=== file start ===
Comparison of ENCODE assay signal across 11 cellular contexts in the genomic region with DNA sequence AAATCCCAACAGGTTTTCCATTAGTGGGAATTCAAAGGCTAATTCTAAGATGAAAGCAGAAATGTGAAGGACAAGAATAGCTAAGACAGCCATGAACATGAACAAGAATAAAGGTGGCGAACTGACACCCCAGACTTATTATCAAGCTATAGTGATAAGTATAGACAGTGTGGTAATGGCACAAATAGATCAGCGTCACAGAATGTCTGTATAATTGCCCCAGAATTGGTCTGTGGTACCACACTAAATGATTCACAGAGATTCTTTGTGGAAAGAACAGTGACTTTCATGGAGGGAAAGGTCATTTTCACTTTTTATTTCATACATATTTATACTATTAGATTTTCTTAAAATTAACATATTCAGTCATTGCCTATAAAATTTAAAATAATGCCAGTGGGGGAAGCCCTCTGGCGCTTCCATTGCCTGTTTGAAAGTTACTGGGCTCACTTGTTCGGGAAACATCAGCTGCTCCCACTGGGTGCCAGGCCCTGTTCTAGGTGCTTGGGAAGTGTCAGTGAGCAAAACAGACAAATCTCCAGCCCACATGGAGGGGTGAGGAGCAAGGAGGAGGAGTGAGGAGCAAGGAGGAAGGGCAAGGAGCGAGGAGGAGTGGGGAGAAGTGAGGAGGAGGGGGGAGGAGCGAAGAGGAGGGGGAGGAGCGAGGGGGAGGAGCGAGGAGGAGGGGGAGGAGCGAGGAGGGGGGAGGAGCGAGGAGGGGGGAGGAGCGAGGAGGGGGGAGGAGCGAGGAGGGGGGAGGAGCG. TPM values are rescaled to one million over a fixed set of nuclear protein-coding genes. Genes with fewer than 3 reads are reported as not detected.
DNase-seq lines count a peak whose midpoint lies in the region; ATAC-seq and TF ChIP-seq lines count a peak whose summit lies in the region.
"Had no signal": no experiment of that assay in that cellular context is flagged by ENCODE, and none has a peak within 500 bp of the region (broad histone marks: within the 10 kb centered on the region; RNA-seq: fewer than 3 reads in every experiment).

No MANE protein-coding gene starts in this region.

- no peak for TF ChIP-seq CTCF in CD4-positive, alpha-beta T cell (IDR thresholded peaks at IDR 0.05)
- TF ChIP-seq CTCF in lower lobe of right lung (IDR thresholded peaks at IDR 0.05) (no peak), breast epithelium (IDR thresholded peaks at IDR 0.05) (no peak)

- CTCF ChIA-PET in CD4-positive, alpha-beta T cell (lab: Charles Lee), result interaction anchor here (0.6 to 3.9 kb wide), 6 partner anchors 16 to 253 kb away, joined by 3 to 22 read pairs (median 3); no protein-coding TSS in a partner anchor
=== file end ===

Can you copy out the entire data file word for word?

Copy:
Comparison of ENCODE assay signal across 11 cellular contexts in the genomic region with DNA sequence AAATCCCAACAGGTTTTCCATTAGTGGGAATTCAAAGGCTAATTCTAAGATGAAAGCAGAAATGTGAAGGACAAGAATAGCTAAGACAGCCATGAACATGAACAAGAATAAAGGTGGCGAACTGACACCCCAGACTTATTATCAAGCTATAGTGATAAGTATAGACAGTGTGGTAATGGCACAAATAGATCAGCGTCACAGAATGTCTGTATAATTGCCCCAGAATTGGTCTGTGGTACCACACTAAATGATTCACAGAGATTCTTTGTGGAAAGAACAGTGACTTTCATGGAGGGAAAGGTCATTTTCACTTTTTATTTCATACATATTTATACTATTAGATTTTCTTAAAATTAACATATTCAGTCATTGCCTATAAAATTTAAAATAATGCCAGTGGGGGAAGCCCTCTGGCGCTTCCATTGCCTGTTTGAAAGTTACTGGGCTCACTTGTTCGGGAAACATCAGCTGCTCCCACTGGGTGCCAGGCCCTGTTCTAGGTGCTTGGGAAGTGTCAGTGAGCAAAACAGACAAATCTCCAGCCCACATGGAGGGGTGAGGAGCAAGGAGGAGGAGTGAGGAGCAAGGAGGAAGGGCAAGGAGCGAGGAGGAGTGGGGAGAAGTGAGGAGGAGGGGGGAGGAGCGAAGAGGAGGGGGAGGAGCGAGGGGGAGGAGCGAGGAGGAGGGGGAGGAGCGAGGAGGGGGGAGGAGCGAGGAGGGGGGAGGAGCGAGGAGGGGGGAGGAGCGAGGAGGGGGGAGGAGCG. TPM values are rescaled to one million over a fixed set of nuclear protein-coding genes. Genes with fewer than 3 reads are reported as not detected.
DNase-seq lines count a peak whose midpoint lies in the region; ATAC-seq and TF ChIP-seq lines count a peak whose summit lies in the region.
"Had no signal": no experiment of that assay in that cellular context is flagged by ENCODE, and none has a peak within 500 bp of the region (broad histone marks: within the 10 kb centered on the region; RNA-seq: fewer than 3 reads in every experiment).

No MANE protein-coding gene starts in this region.

- no peak for TF ChIP-seq CTCF in CD4-positive, alpha-beta T cell (IDR thresholded peaks at IDR 0.05)
- TF ChIP-seq CTCF in lower lobe of right lung (IDR thresholded peaks at IDR 0.05) (no peak), breast epithelium (IDR thresholded peaks at IDR 0.05) (no peak)

- CTCF ChIA-PET in CD4-positive, alpha-beta T cell (lab: Charles Lee), result interaction anchor here (0.6 to 3.9 kb wide), 6 partner anchors 16 to 253 kb away, joined by 3 to 22 read pairs (median 3); no protein-coding TSS in a partner anchor